Ex-boyfriend named as killer in civil case

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THE former boyfriend of the murdered doctor Joan Francisco was yesterday named as her killer in a unique High Court action. Her family alleged that Tony Diedrick stalked the 27-year-old gynaecologist for months out of a "violent and perverted obsession" before strangling her at her flat in St John's Wood, north-west London, on Boxing Day 1994.

Diedrick, 38, was arrested in 1995, but released without charge. The Crown Prosecution Service later decided that there was not enough evidence to prosecute.

Yesterday there were gasps from Dr Francisco's mother, Venus, and sisters Celia and Margrette as Mr Justice Alliott found for the family. Diedrick, from Maida Hill, west London, was not in court and did not give evidence.

It is thought to be the first civil action against someone when there has been no criminal prosecution connected to a murder. The family is seeking pounds 50,000 compensation for alleged assault and battery. The damages will be decided at a private hearing.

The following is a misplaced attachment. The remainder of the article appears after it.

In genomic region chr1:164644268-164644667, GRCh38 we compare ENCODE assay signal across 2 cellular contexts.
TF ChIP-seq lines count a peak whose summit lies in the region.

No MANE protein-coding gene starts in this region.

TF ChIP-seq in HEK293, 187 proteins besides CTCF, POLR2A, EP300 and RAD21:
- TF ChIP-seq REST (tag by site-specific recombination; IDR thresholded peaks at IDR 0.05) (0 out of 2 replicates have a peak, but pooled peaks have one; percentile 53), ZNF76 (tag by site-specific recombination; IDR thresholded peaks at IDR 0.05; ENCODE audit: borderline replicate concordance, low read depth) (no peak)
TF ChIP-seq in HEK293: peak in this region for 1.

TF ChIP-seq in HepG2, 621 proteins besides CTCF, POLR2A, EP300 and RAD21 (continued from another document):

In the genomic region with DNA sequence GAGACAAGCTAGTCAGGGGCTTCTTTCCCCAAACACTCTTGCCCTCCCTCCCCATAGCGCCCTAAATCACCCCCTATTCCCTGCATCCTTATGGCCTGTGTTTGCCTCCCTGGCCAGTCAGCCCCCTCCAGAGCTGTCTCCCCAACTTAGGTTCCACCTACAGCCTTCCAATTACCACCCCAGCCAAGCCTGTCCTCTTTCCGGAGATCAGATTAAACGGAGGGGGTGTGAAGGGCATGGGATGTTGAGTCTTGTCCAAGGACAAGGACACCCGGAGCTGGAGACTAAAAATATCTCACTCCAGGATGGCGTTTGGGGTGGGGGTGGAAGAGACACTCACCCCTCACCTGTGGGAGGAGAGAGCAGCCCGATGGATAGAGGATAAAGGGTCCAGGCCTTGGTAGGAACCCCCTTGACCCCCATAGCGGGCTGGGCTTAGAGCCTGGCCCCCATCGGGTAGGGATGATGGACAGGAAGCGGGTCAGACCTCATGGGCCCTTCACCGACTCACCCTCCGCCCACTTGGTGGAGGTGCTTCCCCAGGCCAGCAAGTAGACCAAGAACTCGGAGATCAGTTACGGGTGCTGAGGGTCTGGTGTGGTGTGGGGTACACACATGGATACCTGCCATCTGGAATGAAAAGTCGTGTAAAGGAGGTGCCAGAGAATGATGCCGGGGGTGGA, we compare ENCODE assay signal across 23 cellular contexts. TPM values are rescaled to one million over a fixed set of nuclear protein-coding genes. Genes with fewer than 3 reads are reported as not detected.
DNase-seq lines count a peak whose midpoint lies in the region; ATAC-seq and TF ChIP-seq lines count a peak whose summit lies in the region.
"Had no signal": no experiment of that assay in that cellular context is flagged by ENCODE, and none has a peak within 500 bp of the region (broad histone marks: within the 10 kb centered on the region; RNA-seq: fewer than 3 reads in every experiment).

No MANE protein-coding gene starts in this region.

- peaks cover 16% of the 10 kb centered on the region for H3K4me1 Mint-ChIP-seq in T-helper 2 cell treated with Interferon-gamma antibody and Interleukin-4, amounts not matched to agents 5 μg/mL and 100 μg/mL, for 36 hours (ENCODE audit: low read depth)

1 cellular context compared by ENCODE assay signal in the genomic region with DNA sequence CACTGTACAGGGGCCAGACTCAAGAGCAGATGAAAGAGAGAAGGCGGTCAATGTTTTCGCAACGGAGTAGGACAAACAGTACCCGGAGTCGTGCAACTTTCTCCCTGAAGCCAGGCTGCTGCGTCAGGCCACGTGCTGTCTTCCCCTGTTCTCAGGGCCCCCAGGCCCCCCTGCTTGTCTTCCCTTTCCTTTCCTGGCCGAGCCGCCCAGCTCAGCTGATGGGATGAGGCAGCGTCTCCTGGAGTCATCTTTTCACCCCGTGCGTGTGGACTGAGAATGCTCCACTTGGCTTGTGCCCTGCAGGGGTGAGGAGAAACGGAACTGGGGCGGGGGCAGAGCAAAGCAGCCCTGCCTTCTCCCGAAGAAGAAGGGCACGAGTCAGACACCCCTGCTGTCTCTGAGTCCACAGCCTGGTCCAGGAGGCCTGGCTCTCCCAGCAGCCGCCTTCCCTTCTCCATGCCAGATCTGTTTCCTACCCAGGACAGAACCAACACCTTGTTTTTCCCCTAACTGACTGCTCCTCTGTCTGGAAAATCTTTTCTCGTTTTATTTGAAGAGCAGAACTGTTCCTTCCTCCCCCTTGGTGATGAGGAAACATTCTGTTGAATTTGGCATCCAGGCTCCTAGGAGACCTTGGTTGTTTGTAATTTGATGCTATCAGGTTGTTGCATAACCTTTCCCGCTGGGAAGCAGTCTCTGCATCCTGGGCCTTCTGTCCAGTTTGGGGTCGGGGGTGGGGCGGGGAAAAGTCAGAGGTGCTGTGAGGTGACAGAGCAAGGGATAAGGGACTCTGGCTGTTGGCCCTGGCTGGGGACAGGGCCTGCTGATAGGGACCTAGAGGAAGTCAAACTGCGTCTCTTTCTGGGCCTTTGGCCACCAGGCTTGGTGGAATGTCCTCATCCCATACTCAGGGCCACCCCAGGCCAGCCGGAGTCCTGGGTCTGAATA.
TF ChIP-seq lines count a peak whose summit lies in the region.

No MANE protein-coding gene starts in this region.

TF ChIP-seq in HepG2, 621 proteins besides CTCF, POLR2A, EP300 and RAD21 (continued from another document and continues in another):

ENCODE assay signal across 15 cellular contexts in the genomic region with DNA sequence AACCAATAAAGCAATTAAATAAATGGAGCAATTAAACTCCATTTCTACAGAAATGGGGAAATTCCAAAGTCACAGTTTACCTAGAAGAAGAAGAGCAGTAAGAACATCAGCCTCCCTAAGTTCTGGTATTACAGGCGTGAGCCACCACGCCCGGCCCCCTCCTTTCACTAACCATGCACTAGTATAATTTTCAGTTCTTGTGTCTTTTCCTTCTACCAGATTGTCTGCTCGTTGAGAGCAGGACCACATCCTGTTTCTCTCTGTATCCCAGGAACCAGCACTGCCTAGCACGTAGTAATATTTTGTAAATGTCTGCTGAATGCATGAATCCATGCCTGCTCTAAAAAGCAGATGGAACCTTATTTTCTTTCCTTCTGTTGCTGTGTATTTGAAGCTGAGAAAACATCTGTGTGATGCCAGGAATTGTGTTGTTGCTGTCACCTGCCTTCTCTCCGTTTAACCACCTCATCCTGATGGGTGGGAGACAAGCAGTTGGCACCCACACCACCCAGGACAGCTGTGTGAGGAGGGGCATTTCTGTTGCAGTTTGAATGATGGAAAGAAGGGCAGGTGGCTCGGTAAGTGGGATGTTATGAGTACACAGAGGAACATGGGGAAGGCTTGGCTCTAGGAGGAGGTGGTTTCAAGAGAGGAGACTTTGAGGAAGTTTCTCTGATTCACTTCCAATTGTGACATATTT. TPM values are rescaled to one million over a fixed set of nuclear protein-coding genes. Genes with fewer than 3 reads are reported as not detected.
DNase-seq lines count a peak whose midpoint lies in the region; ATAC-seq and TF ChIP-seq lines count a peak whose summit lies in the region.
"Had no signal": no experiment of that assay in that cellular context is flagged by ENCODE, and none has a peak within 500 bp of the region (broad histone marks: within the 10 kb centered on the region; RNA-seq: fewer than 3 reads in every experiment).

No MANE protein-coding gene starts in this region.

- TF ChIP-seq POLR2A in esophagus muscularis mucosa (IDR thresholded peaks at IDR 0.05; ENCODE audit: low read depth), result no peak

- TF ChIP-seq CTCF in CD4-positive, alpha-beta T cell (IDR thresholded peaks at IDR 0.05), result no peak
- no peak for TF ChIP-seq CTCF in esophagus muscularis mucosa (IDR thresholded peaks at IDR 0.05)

Margrette Francisco said the CPS would be "strongly urged" to charge Diedrick. The family's solicitor, Taz Raza, said that if it did not act and bring charges, a judicial review to challenge that decision would be sought.

Mr Justice Alliott said the family had established certain facts, including that Diedrick was obsessed by Dr Francisco and stalked her. He was desperate to speak to her, as he believed she was about to leave for the US for good or for a long time and that he had demonstrated violence in the past when faced with a comparable situation.

Diedrick had no alibi for the relevant period on the day of the murder. "I consider that those factors make out a very strong prima facie case. Therefore I have no hesitation in drawing an adverse inference from the defendant's failure to give evidence.

"If the defendant did not kill the deceased, I deem it incredible he would not seize the opportunity to declare his innocence rather than shelter behind a perceived tactical advantage."

The judge said Diedrick probably had no premeditated intent to kill. "But I am satisfied he first struck and then strangled the deceased by hand and ligature.

"This is a dreadful judgment to have to pass on any man ... but I find the assault and battery alleged, in effect the murder, to have been proved."

Margrette Francisco said that after a very long and difficult struggle her family felt that "the road to justice has finally been opened to us".

Fatal attraction, page 7